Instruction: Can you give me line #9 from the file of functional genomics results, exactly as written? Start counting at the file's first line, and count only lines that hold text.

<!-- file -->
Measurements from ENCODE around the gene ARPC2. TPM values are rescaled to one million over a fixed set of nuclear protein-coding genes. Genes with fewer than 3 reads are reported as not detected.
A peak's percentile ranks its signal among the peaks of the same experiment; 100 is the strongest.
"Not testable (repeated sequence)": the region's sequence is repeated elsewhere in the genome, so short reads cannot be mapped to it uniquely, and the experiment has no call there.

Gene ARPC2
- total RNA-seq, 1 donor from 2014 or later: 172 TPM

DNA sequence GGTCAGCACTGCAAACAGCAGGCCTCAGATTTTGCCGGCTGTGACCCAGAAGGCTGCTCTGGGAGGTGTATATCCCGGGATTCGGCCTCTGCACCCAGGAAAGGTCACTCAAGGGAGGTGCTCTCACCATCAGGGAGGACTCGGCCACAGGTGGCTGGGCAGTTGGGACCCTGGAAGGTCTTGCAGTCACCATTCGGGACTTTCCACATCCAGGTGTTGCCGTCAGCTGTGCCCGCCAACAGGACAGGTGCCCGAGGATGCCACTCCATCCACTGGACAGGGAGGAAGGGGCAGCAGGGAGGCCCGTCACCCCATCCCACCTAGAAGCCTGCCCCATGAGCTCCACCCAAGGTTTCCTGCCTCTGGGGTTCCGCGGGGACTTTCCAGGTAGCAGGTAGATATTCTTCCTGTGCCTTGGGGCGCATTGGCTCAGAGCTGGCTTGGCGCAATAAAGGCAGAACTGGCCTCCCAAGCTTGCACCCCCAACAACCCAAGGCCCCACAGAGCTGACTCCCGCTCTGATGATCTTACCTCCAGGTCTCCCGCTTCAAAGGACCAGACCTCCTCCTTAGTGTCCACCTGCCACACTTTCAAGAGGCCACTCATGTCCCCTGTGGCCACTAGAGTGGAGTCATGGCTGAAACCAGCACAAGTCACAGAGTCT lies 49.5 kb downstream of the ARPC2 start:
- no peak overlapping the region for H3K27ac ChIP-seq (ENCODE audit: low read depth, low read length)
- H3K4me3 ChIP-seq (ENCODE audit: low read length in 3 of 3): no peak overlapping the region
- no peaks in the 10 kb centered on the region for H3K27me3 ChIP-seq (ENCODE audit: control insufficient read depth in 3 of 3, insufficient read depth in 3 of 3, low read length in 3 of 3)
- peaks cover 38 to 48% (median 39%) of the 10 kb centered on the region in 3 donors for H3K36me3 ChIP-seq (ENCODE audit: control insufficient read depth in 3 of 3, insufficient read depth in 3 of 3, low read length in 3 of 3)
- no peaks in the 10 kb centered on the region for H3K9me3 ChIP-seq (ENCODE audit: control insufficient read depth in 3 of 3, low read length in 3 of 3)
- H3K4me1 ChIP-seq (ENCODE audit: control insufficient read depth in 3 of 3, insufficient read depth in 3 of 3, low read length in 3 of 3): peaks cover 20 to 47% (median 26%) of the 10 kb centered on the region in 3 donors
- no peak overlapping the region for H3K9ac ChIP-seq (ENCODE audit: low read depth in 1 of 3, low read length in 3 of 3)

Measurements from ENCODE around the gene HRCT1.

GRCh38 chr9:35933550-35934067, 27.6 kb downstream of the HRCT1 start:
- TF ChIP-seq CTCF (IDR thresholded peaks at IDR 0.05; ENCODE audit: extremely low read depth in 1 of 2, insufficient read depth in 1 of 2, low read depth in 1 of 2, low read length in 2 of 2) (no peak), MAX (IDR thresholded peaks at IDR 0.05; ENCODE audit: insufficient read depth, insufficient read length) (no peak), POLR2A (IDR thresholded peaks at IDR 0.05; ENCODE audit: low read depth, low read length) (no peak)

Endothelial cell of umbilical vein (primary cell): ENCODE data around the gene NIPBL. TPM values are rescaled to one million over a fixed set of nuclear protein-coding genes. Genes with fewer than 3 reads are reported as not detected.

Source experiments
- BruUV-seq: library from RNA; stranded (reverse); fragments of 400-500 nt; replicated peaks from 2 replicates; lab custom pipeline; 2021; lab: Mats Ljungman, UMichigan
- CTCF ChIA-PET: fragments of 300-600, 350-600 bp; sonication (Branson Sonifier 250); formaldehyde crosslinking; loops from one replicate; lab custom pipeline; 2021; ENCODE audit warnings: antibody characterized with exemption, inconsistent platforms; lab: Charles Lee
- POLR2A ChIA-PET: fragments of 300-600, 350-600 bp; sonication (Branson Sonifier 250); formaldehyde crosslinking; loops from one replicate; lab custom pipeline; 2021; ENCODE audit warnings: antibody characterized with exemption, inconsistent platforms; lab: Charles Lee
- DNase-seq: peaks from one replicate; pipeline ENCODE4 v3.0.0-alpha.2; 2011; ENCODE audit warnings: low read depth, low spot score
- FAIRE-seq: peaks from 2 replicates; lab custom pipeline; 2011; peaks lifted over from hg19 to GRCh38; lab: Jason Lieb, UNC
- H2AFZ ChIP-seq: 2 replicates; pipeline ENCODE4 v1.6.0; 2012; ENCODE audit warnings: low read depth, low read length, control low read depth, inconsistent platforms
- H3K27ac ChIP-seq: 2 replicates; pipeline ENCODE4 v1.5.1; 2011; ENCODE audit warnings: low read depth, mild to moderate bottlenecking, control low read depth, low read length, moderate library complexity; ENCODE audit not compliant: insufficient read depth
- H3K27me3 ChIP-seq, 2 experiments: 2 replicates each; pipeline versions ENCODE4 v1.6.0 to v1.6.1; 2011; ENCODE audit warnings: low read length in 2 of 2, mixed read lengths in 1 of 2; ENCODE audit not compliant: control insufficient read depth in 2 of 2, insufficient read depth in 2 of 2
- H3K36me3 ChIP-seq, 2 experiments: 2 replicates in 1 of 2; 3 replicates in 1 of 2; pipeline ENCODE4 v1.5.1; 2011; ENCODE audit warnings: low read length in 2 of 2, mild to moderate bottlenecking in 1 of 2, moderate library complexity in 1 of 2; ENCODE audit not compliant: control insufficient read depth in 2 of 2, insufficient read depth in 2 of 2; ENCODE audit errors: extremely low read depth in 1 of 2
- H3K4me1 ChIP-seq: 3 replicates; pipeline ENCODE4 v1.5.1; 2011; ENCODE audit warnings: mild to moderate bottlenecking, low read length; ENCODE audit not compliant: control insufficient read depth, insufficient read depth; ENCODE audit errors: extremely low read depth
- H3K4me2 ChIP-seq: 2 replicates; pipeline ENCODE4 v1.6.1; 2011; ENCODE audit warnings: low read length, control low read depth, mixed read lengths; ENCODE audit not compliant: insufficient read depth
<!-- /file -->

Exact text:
- no peaks in the 10 kb centered on the region for H3K27me3 ChIP-seq (ENCODE audit: control insufficient read depth in 3 of 3, insufficient read depth in 3 of 3, low read length in 3 of 3)